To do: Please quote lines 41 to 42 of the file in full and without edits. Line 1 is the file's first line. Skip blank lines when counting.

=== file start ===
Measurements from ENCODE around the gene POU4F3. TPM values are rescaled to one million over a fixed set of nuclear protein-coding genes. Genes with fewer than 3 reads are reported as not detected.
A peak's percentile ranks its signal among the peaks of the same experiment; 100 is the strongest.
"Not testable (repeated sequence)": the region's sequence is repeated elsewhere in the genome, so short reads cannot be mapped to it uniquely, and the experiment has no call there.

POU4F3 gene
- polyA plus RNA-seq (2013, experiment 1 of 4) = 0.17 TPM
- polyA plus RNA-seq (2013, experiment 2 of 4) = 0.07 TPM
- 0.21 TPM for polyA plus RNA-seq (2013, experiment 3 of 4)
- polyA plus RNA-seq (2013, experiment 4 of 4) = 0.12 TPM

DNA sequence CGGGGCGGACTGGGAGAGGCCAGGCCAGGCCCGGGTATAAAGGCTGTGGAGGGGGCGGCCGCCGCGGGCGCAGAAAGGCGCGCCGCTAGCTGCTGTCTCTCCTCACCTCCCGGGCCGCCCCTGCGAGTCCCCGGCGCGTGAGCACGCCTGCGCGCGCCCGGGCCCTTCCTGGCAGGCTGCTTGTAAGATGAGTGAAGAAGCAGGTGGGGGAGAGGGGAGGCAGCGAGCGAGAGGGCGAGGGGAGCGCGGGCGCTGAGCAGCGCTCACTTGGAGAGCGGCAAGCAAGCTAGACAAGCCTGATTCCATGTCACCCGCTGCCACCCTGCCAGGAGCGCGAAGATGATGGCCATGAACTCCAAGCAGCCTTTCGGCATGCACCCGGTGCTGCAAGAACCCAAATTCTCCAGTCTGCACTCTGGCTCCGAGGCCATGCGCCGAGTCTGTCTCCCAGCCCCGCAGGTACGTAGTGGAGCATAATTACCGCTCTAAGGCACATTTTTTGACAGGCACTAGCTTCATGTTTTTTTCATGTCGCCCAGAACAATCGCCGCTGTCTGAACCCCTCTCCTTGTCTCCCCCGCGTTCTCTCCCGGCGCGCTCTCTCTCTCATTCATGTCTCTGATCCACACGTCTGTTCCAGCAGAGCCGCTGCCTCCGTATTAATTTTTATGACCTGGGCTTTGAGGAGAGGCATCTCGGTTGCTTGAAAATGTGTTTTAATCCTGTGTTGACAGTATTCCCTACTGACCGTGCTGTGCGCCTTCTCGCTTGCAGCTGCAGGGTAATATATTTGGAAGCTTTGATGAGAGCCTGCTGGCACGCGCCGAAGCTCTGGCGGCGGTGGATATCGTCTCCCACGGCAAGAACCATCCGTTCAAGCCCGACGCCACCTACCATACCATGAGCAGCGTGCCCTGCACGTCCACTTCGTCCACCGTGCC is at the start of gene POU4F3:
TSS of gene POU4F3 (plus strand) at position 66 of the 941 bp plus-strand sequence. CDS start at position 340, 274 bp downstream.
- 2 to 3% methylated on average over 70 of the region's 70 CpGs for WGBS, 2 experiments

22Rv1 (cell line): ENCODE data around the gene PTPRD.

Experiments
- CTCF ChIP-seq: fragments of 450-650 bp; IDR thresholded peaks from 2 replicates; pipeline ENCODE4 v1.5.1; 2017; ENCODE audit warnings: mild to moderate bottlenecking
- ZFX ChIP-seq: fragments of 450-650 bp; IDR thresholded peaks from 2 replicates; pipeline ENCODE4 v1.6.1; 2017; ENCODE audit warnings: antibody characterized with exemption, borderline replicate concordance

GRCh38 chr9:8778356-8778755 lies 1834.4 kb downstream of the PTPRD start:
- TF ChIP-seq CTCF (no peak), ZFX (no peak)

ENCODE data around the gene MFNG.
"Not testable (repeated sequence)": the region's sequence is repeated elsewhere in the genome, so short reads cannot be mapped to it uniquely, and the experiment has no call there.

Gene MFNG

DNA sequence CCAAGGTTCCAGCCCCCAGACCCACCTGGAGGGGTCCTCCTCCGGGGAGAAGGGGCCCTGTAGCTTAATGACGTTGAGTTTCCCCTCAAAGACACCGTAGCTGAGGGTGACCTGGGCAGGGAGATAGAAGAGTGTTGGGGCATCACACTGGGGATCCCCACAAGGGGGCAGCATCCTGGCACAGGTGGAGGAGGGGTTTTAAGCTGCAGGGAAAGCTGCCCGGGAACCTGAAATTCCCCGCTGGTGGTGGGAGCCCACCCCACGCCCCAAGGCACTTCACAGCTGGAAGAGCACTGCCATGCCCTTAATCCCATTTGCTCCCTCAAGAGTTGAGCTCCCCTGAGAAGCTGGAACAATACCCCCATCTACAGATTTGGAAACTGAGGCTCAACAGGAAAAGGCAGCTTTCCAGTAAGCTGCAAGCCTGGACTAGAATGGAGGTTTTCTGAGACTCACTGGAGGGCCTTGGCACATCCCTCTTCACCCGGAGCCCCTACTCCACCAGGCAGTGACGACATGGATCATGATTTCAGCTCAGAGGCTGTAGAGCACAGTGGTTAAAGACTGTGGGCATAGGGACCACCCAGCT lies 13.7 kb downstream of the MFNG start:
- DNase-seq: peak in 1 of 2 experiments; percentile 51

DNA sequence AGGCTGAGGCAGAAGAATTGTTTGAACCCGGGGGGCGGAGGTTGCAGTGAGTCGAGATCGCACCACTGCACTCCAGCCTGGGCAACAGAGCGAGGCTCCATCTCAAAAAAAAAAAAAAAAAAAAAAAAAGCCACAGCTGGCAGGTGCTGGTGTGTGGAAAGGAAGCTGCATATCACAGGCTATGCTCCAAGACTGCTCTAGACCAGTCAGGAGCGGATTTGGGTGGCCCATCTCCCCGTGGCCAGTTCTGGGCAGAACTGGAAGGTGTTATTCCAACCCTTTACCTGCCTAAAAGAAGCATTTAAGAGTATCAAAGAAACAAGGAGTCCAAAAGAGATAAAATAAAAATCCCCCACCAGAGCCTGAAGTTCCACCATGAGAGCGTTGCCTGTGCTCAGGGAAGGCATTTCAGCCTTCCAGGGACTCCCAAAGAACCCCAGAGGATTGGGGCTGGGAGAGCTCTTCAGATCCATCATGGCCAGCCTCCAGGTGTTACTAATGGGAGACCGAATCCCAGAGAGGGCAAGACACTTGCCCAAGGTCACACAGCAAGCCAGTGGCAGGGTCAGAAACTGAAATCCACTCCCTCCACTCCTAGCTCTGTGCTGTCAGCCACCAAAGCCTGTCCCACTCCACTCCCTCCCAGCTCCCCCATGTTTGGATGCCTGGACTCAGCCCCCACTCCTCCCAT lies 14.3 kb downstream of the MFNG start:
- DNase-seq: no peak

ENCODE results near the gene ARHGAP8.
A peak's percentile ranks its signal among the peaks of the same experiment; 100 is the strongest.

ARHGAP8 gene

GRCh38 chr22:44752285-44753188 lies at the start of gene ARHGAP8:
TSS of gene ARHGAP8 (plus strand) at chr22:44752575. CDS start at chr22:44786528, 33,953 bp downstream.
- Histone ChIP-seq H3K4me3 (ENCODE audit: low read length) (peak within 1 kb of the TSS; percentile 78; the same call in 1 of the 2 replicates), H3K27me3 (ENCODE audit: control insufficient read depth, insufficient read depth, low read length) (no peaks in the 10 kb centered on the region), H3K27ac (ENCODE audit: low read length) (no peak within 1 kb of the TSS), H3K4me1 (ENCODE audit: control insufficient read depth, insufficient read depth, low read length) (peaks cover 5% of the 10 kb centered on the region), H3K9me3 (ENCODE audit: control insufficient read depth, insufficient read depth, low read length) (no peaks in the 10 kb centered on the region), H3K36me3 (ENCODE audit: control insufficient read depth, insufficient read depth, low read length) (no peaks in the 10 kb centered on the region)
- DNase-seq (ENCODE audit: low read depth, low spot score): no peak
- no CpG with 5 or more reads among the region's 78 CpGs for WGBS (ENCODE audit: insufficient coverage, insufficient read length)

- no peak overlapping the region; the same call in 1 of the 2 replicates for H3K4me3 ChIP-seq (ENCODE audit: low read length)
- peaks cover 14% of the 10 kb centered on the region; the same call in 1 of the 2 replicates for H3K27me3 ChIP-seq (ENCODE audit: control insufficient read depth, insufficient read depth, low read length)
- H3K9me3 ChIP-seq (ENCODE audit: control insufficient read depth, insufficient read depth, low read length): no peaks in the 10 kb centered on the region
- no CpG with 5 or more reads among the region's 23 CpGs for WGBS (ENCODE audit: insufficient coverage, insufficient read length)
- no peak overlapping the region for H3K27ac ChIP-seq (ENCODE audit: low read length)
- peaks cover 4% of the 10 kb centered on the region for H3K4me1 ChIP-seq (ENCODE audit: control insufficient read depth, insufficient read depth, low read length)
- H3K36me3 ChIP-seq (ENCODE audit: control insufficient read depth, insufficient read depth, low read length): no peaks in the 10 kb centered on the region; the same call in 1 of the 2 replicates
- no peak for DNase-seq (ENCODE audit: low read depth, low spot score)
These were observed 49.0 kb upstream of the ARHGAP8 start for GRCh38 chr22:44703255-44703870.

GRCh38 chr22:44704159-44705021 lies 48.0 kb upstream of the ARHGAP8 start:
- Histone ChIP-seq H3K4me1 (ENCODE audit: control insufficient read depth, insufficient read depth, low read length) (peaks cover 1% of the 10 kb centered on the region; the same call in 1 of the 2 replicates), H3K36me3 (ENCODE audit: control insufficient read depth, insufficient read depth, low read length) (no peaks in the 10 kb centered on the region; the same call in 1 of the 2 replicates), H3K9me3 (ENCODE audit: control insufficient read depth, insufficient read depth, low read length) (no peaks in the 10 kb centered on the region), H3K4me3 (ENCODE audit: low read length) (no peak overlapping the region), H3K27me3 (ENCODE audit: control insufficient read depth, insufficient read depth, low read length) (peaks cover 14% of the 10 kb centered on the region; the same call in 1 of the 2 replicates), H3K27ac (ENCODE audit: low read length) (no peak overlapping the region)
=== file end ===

These were observed 49.0 kb upstream of the ARHGAP8 start for GRCh38 chr22:44703255-44703870.

GRCh38 chr22:44704159-44705021 lies 48.0 kb upstream of the ARHGAP8 start: